Patrick J. Burns

Postdoc at the Quantitative Criticism Lab | Formerly ISAW Library | Fordham PhD, Classics | CLTK contributor

Multiplex Lemmatization with the Classical Language Toolkit

First Linked Latin (LiLa) Workshop at Università Cattolica del Sacro Cuore, Milan, Italy
Conference program


The Classical Language Toolkit is an open-source Python framework supporting natural language processing for historical languages, including Latin. CLTK aims to offer components for all stages of the NLP pipeline and one of its most active areas of development is lemmatization. This presentation will review three ways in which a “multiplex” strategy is used for lemmatization in the Classical Language Toolkit: backoff tagging, ensemble tagging, and the development of wrappers for external components. Backoff lemmatization is currently available for Latin and Greek in the CLTK; ensemble lemmatization and wrapper development are areas of current development.

  1. Backoff tagging allows CLTK users to conceive of a lemmatizer not as a single tagger but rather as a customizable suite of sub-lemmatizers, based on the SequentialBackoffTagger in the Natural Language Tooolkit. SequentialBackoffTagger allows the user to “chain taggers together so that if one tagger doesn’t know how to tag a word, it can pass the word on to the next backoff tagger.” (Perkins, J. Python 3 Text Processing with NLTK 3 Cookbook, p. 92.) This kind of composite method allows users to mix and match different lexicon-based, rules-based, and probabilistic taggers in service of efficient, accurate lemmatization, helping in particular with the disambiguation of high-frequency though ambiguous forms (e.g. est > esse as opposed to est > edere) as well as the lemmatization of out-of-vocabulary words (strugitant > *strugito, cf. anonymous Latin translation of Carroll’s Jabberwocky).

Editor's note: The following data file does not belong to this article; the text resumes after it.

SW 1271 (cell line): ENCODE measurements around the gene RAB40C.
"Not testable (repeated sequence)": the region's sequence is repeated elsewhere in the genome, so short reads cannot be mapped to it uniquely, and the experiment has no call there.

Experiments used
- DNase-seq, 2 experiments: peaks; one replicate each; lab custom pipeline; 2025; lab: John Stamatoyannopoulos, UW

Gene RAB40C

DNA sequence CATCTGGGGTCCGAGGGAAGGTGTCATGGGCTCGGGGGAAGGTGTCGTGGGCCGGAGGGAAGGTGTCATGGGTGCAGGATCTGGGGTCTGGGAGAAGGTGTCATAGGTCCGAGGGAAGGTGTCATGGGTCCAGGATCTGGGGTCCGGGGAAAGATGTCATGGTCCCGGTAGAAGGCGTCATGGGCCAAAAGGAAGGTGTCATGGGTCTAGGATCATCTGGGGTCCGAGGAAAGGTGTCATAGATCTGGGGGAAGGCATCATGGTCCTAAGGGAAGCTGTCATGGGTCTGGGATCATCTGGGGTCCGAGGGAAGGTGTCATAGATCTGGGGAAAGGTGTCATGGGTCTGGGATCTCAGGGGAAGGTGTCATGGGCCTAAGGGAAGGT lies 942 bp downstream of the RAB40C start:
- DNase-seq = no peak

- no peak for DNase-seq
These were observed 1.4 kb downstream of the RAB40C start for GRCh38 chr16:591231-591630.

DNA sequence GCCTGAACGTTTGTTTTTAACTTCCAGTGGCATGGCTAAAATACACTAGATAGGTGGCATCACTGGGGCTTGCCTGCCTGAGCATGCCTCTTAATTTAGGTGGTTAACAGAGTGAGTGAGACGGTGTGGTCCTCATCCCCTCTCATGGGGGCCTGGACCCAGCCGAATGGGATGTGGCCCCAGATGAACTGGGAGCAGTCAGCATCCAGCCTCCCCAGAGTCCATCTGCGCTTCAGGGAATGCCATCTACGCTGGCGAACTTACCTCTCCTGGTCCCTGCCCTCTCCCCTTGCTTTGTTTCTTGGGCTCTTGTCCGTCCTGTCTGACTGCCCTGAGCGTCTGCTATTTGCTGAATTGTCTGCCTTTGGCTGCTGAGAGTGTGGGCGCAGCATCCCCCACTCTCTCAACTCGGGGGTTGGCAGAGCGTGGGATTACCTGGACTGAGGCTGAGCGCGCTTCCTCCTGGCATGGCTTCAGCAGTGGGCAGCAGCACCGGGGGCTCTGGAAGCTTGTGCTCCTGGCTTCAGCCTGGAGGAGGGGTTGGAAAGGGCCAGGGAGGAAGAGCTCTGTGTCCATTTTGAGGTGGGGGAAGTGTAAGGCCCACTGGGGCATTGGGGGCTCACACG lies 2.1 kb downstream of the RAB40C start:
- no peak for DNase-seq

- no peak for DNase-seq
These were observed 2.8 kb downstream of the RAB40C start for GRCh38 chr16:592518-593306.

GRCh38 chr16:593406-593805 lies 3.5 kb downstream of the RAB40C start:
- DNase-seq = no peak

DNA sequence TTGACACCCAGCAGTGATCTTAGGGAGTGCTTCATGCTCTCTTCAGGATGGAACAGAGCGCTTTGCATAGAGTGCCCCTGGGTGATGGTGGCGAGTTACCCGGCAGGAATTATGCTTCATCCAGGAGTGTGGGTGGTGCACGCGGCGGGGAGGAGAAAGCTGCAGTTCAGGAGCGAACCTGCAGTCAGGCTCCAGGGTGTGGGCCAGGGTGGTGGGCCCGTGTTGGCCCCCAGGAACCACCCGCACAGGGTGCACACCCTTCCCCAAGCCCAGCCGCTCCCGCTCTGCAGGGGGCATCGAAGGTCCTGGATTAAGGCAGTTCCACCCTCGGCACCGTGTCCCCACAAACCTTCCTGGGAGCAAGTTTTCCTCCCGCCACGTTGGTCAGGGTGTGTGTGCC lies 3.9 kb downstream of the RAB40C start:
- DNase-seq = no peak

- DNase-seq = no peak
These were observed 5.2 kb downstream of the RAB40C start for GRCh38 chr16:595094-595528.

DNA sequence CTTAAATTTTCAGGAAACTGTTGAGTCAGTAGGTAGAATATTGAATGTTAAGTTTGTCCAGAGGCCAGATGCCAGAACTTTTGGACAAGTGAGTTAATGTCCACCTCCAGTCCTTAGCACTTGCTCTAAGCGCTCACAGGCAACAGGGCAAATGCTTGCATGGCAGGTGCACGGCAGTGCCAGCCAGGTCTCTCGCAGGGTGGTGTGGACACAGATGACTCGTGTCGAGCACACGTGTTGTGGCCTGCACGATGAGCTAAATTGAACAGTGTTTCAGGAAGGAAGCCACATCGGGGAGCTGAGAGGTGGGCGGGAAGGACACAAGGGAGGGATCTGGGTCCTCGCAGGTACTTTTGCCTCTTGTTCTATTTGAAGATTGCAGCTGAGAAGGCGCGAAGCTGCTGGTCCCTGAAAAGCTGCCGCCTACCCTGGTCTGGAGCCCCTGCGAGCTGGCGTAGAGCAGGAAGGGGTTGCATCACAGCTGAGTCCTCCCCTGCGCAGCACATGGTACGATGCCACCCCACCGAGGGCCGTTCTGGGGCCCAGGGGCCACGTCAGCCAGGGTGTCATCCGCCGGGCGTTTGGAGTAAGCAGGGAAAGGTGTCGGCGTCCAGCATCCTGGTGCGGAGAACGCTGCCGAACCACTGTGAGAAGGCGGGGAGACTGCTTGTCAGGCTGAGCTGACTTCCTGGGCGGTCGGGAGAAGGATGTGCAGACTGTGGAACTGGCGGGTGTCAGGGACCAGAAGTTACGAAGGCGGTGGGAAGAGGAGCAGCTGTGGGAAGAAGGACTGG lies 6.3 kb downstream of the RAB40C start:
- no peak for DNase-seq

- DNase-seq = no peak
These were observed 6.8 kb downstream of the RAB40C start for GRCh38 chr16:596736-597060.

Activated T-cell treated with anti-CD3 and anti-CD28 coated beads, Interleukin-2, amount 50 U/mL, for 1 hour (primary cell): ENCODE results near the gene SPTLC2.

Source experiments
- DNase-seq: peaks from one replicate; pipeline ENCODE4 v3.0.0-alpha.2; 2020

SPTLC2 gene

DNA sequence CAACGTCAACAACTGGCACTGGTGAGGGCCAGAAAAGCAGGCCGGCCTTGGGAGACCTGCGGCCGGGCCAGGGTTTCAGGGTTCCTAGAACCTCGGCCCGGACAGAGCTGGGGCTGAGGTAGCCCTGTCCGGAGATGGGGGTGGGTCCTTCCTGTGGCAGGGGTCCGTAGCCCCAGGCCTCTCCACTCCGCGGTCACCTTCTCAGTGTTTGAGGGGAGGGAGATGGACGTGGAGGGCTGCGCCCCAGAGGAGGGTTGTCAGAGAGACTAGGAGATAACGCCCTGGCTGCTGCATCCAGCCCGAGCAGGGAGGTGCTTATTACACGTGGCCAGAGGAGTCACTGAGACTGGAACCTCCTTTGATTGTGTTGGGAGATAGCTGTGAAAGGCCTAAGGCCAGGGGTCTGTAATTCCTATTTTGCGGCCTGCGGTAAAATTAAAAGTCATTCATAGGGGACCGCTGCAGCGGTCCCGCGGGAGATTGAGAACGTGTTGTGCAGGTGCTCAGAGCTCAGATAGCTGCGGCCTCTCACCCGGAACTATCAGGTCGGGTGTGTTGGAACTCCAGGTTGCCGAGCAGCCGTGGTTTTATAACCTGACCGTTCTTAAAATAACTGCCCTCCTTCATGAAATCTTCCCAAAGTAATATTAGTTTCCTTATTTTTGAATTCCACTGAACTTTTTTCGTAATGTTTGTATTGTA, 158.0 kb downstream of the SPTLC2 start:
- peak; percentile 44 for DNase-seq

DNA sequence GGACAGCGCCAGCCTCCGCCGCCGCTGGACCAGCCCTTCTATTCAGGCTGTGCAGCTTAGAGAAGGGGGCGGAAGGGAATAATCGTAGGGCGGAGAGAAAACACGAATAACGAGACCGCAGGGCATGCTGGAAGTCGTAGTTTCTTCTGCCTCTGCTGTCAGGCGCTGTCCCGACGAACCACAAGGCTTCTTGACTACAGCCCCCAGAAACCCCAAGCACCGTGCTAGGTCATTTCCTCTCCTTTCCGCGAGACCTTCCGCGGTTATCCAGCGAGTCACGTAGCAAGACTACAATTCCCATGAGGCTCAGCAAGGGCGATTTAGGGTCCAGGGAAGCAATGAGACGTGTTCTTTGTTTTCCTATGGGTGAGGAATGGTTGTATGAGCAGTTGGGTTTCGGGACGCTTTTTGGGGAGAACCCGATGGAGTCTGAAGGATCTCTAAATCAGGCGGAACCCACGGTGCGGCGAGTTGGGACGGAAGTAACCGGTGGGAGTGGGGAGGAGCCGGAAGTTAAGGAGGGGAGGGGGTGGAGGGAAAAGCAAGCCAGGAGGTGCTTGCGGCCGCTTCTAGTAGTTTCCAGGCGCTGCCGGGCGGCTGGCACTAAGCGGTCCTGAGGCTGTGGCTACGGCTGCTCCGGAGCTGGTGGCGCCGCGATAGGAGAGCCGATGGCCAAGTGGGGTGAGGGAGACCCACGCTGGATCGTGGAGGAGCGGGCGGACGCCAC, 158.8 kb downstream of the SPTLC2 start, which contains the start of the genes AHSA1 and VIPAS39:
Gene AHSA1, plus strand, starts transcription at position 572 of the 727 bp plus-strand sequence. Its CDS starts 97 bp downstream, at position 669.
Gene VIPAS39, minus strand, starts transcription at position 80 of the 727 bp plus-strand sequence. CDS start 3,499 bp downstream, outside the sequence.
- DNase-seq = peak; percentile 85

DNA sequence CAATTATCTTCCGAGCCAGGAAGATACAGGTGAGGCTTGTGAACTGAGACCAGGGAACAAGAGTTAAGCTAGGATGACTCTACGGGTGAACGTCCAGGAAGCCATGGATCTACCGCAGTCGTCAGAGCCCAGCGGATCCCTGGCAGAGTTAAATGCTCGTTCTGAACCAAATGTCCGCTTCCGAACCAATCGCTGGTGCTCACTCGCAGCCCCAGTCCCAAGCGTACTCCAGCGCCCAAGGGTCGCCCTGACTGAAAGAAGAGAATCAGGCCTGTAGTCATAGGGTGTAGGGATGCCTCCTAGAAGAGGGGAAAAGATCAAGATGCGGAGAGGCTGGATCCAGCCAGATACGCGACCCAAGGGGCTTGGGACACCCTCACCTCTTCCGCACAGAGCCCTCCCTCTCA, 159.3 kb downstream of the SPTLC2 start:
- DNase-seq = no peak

2. Ensemble tagging will similarly allow CLTK users to build composite methods for lemmatization. Here, borrowing from methods used in machine learning (e.g., we would adduce a number of taggers, assign probabilities to each tagger’s outputs, and use a voting “classifier” to choose (or rank) likely lemmas. This method would offer similar benefits to backoff tagging, but whereas the backoff method cuts short the chain of taggers as soon as it finds a match, the ensemble tagger arrives at a final decision based on all possible outputs from each of the sub-taggers. Accordingly, ensemble lemmatization is less efficient, though it should boost accuracy.

  3. Lastly, I have begun developing wrappers—that is, programming interfaces that allow code from one domain or language to be used inside another—for the CLTK in order to support external lemmatizers. Lemmatization is (and has been) an active area of research in digital Latin philology and this research has produced excellent standalone programs and packages. The CLTK does not position itself as a competitor to these projects, but rather aspires to be a collaborator. For this reason, I have begun to develop Python wrappers for TreeTagger, Whitaker’s Words, Morpheus, LemLat, Latmor, and Collatinus among others that either incorporate web services or capture command line output so that lemmatizer results can be easily incorporated into the CLTK backoff and ensemble methods, so giving our users maximum flexibility in the construction of their digital philological pipeline. The challenge here (and likely one of dominant topics of conversation at this workshop) is the standardization of inputs and, especially, outputs. A linked-data approach to Latin lexical data would greatly assist with this kind of framework interoperability.

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